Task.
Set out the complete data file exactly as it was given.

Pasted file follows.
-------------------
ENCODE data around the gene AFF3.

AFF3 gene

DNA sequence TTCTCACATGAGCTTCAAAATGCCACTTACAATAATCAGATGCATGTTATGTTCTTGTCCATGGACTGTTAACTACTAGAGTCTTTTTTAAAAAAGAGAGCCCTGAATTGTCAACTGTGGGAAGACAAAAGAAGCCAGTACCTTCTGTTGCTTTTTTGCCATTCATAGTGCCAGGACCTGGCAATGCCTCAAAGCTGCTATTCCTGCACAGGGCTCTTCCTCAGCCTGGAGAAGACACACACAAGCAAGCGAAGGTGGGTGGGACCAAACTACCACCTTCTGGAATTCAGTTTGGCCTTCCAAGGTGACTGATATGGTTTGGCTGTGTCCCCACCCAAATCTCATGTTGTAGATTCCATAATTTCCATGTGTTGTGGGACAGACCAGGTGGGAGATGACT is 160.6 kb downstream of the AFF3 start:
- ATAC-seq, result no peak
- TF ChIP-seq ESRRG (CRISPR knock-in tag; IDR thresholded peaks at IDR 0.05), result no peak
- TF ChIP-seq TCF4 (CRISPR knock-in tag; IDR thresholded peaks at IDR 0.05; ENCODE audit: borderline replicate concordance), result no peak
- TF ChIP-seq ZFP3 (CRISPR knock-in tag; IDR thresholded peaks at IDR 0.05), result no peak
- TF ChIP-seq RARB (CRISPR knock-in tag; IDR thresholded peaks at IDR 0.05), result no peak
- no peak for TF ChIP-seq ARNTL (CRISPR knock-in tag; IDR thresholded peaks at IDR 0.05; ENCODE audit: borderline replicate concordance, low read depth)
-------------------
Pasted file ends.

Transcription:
ENCODE data around the gene AFF3.

AFF3 gene

DNA sequence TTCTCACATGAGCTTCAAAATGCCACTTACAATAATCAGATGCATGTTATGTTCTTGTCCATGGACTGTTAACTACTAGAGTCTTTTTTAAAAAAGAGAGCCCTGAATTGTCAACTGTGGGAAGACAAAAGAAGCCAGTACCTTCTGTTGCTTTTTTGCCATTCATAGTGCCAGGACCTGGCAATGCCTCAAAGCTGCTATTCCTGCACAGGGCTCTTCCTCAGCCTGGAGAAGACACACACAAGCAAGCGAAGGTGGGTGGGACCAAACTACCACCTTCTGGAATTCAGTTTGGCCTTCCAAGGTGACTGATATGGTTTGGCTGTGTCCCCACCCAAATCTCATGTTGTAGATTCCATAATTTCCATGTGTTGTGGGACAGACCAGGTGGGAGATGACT is 160.6 kb downstream of the AFF3 start:
- ATAC-seq, result no peak
- TF ChIP-seq ESRRG (CRISPR knock-in tag; IDR thresholded peaks at IDR 0.05), result no peak
- TF ChIP-seq TCF4 (CRISPR knock-in tag; IDR thresholded peaks at IDR 0.05; ENCODE audit: borderline replicate concordance), result no peak
- TF ChIP-seq ZFP3 (CRISPR knock-in tag; IDR thresholded peaks at IDR 0.05), result no peak
- TF ChIP-seq RARB (CRISPR knock-in tag; IDR thresholded peaks at IDR 0.05), result no peak
- no peak for TF ChIP-seq ARNTL (CRISPR knock-in tag; IDR thresholded peaks at IDR 0.05; ENCODE audit: borderline replicate concordance, low read depth)